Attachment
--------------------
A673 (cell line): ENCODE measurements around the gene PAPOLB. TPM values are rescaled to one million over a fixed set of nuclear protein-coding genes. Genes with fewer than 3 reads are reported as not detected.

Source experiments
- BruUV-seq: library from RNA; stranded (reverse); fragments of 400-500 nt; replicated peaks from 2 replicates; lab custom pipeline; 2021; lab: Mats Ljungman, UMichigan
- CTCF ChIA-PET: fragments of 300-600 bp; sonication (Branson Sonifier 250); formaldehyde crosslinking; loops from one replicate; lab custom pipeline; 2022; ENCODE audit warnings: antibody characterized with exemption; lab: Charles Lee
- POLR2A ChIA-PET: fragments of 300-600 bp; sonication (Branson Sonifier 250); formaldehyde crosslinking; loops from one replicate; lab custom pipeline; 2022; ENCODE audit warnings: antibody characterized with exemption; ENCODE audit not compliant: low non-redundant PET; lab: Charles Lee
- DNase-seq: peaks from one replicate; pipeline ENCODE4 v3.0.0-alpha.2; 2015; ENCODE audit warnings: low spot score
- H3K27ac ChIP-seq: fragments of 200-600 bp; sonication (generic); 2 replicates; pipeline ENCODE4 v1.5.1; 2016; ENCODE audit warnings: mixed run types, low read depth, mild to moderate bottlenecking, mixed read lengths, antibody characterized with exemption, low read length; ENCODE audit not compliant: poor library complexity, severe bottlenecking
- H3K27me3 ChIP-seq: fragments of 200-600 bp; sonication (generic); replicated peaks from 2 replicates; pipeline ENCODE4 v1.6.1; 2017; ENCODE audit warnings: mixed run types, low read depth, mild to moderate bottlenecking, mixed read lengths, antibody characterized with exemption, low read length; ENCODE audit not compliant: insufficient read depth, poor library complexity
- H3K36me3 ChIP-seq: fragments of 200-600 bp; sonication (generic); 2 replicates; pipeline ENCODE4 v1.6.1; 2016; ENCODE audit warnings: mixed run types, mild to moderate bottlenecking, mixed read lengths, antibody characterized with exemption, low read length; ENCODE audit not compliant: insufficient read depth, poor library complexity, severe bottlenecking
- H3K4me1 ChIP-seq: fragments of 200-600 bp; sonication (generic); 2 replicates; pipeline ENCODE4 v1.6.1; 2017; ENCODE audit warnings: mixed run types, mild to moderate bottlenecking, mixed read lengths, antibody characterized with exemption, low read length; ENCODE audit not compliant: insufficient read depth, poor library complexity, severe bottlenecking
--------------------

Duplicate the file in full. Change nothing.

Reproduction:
A673 (cell line): ENCODE measurements around the gene PAPOLB. TPM values are rescaled to one million over a fixed set of nuclear protein-coding genes. Genes with fewer than 3 reads are reported as not detected.

Source experiments
- BruUV-seq: library from RNA; stranded (reverse); fragments of 400-500 nt; replicated peaks from 2 replicates; lab custom pipeline; 2021; lab: Mats Ljungman, UMichigan
- CTCF ChIA-PET: fragments of 300-600 bp; sonication (Branson Sonifier 250); formaldehyde crosslinking; loops from one replicate; lab custom pipeline; 2022; ENCODE audit warnings: antibody characterized with exemption; lab: Charles Lee
- POLR2A ChIA-PET: fragments of 300-600 bp; sonication (Branson Sonifier 250); formaldehyde crosslinking; loops from one replicate; lab custom pipeline; 2022; ENCODE audit warnings: antibody characterized with exemption; ENCODE audit not compliant: low non-redundant PET; lab: Charles Lee
- DNase-seq: peaks from one replicate; pipeline ENCODE4 v3.0.0-alpha.2; 2015; ENCODE audit warnings: low spot score
- H3K27ac ChIP-seq: fragments of 200-600 bp; sonication (generic); 2 replicates; pipeline ENCODE4 v1.5.1; 2016; ENCODE audit warnings: mixed run types, low read depth, mild to moderate bottlenecking, mixed read lengths, antibody characterized with exemption, low read length; ENCODE audit not compliant: poor library complexity, severe bottlenecking
- H3K27me3 ChIP-seq: fragments of 200-600 bp; sonication (generic); replicated peaks from 2 replicates; pipeline ENCODE4 v1.6.1; 2017; ENCODE audit warnings: mixed run types, low read depth, mild to moderate bottlenecking, mixed read lengths, antibody characterized with exemption, low read length; ENCODE audit not compliant: insufficient read depth, poor library complexity
- H3K36me3 ChIP-seq: fragments of 200-600 bp; sonication (generic); 2 replicates; pipeline ENCODE4 v1.6.1; 2016; ENCODE audit warnings: mixed run types, mild to moderate bottlenecking, mixed read lengths, antibody characterized with exemption, low read length; ENCODE audit not compliant: insufficient read depth, poor library complexity, severe bottlenecking
- H3K4me1 ChIP-seq: fragments of 200-600 bp; sonication (generic); 2 replicates; pipeline ENCODE4 v1.6.1; 2017; ENCODE audit warnings: mixed run types, mild to moderate bottlenecking, mixed read lengths, antibody characterized with exemption, low read length; ENCODE audit not compliant: insufficient read depth, poor library complexity, severe bottlenecking